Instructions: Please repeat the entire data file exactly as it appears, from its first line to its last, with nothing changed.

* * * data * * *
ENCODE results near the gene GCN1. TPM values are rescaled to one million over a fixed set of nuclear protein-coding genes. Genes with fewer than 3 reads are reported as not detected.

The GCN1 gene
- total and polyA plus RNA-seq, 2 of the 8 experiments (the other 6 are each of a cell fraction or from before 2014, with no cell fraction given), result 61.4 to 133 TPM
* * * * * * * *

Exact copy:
ENCODE results near the gene GCN1. TPM values are rescaled to one million over a fixed set of nuclear protein-coding genes. Genes with fewer than 3 reads are reported as not detected.

The GCN1 gene
- total and polyA plus RNA-seq, 2 of the 8 experiments (the other 6 are each of a cell fraction or from before 2014, with no cell fraction given), result 61.4 to 133 TPM